|Balzac, Honore De|
|Hofmansthal, Hugo von|
|Marivaux, Pierre Carlet de Chamblain de|
|Molière, Jean-Baptiste Poquelin de|
Balzac, Honore De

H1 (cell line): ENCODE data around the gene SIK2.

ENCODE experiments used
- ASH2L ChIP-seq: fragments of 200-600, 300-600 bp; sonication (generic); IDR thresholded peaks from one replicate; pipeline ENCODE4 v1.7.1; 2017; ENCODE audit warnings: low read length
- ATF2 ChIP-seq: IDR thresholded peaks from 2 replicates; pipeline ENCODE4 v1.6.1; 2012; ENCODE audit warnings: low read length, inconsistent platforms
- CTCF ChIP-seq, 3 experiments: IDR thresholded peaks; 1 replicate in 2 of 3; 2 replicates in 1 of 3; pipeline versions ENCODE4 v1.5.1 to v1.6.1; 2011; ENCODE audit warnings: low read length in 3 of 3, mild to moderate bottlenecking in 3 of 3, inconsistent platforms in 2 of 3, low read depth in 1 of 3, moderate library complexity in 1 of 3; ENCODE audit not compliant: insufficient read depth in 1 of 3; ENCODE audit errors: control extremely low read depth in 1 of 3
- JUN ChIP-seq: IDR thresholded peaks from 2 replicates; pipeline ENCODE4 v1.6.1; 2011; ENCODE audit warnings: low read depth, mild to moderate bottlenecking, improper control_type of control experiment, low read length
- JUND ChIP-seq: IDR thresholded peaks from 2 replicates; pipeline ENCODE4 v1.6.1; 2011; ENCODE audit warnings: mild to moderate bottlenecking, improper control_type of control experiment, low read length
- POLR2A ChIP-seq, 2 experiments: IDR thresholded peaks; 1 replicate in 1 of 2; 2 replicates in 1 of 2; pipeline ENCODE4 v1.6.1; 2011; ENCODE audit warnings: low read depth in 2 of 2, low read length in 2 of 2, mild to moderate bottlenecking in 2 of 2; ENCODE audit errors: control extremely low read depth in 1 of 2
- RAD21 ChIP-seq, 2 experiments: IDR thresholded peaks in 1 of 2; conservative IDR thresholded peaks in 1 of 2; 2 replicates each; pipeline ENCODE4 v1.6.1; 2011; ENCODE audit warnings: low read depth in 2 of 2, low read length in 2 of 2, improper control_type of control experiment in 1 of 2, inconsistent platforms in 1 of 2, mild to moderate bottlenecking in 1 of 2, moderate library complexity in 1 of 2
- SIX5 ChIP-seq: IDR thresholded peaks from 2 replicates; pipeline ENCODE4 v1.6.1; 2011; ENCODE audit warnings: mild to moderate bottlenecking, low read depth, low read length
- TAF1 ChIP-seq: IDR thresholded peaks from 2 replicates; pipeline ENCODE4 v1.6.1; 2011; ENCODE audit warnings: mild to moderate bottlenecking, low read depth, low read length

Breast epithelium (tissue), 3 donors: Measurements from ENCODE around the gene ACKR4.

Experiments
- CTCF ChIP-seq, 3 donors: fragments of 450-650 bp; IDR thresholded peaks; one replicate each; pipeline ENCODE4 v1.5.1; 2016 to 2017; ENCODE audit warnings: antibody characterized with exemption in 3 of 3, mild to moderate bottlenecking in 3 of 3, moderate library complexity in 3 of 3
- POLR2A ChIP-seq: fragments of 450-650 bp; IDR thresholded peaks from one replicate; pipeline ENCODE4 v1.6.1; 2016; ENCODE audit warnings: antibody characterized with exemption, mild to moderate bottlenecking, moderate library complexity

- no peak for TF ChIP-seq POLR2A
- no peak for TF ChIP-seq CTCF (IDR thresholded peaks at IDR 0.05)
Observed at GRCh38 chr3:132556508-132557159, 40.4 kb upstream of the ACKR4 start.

Honore de Balzac (he added the "de", he was not a noble), was born in 1800 and died in 1850 of caffeine poisoning. Without the aid of a computer, or even a typewriter, he wrote over 100 novels, (The Human Comedy) between midnight and 6 AM during the last 20 years of his life, after trying to be a dramatist (and failing miserably). He would drink cup after cup of thick Turkish coffee and write furiously on sheets of blue paper by candlelight, always only a few steps ahead of his creditors (he was a shopaholic). The tapestry of character and detail of environment he wove are unparalleled among the novelists of his time, or any other. It could be argued that he was the French Dickens. He, however, never married and left no progeny. His most famous works include Pere Goriot, Eugenie Grandet and Cousin Bette, from which a mediocre movie was recently made.